Neuroscience Research
Neuroscience research at RFUMS includes investigations into: 

  • Molecular approaches towards the treatment of deafness, imbalance, and vision (Michelle Hastings)
  • Recruitment of adult endogenous stem cells to generate replacement neurons for brain repair (Dan Peterson)
  • The role of glutamate receptor trafficking in addiction-related plasticity using rodent models of cocaine addiction to examine glutamate receptor redistribution following in vivo treatments (Marina Wolf)
  • The role of the amygdala in mediating the influence of emotion on behavior, memory, learning, and psychiatric disorders (J. Amiel Rosenkranz)
  • The cellular mechanisms underlying age-dependent modulation of cortical activity, and its relevance to the pathophysiology of schizophrenia (Kuei Tseng)
  • How neural networks process information, store memory, and generate behavior (William Frost)
  • The functional organization of the basal ganglia especially with regard to the role of the neurotransmitter dopamine in the regulation of basal ganglia-cortical interactions (Heinz Steiner)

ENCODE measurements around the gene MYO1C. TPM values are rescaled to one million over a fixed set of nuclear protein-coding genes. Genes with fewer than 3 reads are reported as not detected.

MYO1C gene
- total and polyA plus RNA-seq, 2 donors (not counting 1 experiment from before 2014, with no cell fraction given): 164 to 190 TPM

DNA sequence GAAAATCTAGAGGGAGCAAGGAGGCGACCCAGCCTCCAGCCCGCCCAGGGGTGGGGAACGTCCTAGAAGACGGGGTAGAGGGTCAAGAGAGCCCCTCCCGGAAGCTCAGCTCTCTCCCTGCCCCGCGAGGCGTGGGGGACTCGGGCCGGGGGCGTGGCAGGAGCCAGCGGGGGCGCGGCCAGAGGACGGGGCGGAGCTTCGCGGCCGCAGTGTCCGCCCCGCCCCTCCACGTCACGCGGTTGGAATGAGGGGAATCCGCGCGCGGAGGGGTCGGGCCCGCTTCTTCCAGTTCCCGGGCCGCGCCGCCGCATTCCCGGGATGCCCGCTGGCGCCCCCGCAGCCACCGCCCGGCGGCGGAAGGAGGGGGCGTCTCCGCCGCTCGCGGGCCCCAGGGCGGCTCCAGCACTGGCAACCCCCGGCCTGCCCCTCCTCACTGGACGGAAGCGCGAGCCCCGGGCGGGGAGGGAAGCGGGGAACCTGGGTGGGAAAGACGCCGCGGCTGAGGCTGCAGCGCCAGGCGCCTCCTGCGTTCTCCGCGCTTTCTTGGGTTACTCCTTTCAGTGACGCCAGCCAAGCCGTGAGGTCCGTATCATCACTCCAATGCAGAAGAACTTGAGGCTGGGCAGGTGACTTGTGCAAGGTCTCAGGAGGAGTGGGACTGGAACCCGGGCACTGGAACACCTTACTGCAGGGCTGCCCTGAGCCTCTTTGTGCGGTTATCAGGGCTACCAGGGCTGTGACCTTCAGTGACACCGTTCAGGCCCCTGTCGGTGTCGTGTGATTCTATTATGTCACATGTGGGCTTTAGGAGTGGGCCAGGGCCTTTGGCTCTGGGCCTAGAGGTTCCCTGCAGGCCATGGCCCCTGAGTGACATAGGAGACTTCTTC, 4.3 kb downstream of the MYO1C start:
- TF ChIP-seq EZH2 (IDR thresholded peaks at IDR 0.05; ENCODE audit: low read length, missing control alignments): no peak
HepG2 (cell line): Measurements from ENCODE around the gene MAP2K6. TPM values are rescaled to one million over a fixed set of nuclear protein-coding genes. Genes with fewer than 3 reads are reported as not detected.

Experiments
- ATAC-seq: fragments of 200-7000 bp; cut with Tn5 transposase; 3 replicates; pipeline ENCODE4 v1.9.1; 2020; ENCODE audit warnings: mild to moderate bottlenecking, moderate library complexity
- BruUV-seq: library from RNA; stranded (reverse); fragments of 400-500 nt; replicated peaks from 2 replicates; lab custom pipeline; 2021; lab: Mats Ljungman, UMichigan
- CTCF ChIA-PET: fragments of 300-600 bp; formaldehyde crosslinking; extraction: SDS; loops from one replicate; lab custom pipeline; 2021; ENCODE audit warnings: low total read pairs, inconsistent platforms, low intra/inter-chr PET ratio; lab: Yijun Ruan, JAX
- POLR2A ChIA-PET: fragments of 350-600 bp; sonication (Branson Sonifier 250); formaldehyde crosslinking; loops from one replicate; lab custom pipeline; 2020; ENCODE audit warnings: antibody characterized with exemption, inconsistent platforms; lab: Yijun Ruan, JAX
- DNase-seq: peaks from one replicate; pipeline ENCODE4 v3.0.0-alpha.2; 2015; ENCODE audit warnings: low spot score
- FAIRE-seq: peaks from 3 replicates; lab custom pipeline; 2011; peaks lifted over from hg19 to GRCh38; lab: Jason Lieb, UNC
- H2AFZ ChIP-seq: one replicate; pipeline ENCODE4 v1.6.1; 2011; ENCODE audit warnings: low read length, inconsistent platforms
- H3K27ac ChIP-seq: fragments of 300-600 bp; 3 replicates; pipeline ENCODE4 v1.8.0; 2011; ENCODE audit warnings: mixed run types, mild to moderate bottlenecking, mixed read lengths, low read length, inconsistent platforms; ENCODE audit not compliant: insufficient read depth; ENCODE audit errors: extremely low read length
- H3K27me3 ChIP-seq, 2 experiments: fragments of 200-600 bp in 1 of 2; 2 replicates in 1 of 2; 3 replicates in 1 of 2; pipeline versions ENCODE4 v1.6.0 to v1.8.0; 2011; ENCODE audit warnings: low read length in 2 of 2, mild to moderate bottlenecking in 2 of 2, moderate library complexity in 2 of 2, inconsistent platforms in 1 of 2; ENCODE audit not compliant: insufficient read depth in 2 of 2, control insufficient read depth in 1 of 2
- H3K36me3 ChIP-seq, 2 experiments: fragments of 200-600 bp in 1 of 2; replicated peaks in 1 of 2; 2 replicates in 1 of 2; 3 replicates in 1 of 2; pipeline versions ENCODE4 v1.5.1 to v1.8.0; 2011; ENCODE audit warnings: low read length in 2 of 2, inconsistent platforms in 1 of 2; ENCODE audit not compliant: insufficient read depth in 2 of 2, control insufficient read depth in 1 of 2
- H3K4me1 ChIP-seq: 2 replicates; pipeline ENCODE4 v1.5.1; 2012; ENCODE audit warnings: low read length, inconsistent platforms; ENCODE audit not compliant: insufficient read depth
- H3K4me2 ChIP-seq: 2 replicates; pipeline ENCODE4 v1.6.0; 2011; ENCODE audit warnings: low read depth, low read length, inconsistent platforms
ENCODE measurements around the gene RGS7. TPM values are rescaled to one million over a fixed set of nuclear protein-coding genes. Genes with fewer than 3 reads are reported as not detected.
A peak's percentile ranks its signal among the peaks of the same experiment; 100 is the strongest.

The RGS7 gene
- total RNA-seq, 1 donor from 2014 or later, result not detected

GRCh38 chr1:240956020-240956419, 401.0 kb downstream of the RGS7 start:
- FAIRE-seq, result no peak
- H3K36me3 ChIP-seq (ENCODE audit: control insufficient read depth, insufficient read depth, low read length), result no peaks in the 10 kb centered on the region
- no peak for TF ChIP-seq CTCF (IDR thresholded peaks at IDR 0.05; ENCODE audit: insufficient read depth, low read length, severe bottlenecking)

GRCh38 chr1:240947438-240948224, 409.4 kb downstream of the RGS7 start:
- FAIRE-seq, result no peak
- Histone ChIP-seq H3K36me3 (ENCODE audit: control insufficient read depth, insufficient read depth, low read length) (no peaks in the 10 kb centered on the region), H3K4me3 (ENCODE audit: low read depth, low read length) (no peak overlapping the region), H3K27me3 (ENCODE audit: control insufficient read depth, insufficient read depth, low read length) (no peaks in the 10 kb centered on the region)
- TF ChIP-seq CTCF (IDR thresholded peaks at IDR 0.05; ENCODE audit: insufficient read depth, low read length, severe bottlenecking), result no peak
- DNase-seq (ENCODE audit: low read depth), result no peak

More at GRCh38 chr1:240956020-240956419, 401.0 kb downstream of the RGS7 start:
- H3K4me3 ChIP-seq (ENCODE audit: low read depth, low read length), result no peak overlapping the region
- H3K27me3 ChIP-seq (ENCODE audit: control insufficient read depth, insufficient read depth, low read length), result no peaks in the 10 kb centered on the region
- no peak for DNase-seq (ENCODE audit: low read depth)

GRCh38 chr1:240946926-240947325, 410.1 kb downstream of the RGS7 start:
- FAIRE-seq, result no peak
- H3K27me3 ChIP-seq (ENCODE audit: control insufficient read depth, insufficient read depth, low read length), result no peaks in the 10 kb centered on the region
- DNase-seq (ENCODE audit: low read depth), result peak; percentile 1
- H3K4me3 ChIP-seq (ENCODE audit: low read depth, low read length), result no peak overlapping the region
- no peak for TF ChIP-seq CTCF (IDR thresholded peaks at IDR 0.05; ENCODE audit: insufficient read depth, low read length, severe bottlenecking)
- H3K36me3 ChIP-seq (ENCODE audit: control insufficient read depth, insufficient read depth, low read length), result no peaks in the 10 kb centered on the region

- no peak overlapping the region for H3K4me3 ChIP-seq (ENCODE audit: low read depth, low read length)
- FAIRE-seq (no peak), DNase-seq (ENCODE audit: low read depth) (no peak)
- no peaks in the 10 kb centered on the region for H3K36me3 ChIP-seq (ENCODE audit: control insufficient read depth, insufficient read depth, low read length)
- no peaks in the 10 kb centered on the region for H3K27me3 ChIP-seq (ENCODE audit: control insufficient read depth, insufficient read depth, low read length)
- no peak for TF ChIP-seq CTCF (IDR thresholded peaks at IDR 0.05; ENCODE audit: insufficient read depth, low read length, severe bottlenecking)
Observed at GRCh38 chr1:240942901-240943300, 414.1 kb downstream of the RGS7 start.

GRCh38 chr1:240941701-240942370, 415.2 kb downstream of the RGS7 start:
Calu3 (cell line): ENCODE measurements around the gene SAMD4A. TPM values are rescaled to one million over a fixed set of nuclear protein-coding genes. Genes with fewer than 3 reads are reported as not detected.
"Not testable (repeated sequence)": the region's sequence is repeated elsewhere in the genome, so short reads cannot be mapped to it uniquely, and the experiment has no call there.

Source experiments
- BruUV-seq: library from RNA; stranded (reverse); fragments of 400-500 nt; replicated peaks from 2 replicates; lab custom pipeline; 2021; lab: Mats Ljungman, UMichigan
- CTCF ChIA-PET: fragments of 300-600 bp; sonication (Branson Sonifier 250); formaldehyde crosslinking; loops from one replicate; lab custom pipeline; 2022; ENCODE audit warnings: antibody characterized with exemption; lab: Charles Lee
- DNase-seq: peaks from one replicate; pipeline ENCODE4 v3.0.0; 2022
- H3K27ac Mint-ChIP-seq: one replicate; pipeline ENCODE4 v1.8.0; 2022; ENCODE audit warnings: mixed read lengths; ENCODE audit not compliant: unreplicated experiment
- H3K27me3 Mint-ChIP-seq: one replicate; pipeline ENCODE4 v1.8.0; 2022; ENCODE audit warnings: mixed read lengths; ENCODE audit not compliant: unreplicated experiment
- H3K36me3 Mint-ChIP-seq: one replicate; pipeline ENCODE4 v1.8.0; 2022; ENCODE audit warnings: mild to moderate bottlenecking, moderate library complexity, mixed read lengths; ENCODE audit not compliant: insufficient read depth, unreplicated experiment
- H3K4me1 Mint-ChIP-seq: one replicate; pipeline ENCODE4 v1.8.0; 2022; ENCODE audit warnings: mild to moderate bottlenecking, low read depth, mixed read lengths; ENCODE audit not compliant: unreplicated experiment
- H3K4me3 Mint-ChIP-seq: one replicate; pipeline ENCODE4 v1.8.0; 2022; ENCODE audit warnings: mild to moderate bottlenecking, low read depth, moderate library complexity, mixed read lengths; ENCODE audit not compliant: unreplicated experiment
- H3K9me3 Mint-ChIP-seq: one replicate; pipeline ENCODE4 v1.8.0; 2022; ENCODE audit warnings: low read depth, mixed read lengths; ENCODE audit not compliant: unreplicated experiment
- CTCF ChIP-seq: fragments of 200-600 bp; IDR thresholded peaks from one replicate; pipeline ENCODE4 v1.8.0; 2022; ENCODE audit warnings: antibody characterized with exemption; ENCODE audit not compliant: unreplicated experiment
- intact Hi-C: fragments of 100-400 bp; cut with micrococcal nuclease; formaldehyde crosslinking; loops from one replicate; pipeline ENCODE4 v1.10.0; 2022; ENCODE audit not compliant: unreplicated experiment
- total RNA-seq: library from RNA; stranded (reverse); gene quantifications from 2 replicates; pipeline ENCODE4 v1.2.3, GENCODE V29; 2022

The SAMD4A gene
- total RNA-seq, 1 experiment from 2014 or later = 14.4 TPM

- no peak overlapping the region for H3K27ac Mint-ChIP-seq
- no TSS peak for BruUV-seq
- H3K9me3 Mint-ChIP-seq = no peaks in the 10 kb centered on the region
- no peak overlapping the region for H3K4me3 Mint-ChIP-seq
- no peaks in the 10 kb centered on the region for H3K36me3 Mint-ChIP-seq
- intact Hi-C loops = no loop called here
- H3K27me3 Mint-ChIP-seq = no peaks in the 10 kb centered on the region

• The structural neurobiology of processing enzymes. (Marc Glucksman)
  • The pathways and mechanisms in the brain involved in the generation of stress resilience which likely will prove useful for preventive and therapeutic treatment of anxiety-related disorders (Janice Urban).
  • Mechanisms that underlie structural plasticity in basal ganglia and amygdalar circuits following manipulation of dopaminergic pathways (Gloria Meredith).
  • How interactions between nitric oxide, dopamine, and glutamate regulate basal ganglia function (Anthony West).
  • Identification and characterization of genes responsible for neuromuscular diseases, including muscular dystrophies (Hongkyun Kim).
  • Neuroplasticity of reciprocal neuronal circuit between the hypothalamus and extended amygdala in mediating long-term changes in anxiety and affective behavior following stress exposure (Joanna Dabrowska)
  • Understanding the interdigitation of stress and pain pathways using a systematic approach to examine the contribution of subsets of GABAergic neurons in the amygdala to the generation of affective disorders. (Eugene Dimitrov)
Life in Discovery
Internal Funding Opportunities
3333 Green Bay Road, North Chicago, Il 60064-3095 • 847-578-3000